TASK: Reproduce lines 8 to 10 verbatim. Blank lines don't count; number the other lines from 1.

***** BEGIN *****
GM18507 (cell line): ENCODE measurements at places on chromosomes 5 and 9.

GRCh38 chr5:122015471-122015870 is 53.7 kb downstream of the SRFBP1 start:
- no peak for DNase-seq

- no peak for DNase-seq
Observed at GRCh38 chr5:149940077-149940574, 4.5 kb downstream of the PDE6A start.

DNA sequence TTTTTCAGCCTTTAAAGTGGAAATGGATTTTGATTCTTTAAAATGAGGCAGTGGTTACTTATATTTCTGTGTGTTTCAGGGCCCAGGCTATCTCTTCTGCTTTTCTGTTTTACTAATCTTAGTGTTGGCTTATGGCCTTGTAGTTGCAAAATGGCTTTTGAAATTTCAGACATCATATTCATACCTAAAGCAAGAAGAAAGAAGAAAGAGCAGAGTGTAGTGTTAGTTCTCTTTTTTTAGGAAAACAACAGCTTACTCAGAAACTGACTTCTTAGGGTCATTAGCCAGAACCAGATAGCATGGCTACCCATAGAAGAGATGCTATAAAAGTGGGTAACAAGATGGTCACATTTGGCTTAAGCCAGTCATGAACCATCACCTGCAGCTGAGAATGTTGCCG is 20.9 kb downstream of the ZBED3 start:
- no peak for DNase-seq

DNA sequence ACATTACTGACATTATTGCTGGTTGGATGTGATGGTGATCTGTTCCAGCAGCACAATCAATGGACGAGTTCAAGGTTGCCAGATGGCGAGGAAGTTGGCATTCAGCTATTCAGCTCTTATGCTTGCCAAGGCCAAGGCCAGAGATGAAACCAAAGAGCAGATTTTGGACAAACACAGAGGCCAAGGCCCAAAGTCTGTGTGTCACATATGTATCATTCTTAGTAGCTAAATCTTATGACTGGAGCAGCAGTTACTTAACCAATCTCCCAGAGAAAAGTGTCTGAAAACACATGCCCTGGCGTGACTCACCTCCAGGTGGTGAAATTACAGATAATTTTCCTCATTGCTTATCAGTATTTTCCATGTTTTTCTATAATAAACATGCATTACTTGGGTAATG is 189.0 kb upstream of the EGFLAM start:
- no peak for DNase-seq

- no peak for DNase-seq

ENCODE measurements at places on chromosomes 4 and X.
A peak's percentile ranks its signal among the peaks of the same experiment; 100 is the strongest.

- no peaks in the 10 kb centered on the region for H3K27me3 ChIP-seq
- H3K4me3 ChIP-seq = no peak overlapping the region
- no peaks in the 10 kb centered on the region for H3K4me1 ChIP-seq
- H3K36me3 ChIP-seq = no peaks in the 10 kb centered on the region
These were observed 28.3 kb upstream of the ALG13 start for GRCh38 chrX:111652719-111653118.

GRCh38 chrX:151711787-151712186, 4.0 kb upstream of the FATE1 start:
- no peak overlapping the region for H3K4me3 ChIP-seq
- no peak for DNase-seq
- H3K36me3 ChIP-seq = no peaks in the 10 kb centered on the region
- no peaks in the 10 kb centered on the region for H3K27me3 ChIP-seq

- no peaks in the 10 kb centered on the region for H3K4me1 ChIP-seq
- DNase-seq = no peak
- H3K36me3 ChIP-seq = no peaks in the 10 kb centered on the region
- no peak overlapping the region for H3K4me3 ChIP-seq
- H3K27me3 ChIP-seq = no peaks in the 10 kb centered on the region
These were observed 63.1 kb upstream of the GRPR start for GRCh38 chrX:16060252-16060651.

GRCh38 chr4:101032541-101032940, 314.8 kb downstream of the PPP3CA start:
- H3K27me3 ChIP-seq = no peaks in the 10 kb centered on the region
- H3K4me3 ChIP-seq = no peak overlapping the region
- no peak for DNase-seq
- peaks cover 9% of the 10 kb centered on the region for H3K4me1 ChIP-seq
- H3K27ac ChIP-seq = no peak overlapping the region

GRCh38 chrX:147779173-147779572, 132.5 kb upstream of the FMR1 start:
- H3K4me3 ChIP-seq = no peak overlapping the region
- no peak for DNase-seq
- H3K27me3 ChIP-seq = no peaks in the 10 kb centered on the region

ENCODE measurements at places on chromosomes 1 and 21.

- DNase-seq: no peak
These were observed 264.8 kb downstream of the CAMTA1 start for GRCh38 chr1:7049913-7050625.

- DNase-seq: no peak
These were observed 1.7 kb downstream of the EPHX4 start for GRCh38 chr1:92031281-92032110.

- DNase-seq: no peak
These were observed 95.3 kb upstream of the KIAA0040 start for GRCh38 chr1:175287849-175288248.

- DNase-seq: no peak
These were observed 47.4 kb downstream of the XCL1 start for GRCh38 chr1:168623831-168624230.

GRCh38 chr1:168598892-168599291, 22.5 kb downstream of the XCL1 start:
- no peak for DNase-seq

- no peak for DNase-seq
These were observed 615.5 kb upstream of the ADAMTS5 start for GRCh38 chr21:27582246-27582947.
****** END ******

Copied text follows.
DNA sequence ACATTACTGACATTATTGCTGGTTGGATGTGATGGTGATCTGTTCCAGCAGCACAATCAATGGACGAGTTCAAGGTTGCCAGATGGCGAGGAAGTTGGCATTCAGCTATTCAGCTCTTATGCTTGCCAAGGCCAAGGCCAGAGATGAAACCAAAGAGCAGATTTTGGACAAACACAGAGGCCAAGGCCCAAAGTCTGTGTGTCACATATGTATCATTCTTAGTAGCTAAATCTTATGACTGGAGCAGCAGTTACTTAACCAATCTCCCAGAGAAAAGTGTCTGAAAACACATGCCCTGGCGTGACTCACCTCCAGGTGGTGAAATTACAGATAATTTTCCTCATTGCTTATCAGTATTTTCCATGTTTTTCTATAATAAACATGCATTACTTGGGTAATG is 189.0 kb upstream of the EGFLAM start:
- no peak for DNase-seq

- no peak for DNase-seq